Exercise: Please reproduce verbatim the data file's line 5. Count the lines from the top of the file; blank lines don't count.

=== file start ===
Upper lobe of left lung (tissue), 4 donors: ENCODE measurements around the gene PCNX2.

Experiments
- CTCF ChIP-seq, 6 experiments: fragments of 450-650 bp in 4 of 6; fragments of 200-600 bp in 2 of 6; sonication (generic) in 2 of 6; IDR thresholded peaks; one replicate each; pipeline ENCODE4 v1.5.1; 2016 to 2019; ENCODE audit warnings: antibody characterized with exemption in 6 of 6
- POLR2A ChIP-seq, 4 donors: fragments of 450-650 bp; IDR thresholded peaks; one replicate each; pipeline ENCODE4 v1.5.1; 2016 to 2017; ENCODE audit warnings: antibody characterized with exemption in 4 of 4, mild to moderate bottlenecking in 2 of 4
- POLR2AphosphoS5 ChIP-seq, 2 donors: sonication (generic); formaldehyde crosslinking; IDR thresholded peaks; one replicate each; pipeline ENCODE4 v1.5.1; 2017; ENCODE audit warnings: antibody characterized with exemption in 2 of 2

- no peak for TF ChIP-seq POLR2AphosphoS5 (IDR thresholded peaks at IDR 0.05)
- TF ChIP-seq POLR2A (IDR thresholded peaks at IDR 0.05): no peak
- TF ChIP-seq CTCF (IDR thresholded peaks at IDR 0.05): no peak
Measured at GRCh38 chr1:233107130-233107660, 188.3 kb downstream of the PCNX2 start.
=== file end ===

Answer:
- POLR2AphosphoS5 ChIP-seq, 2 donors: sonication (generic); formaldehyde crosslinking; IDR thresholded peaks; one replicate each; pipeline ENCODE4 v1.5.1; 2017; ENCODE audit warnings: antibody characterized with exemption in 2 of 2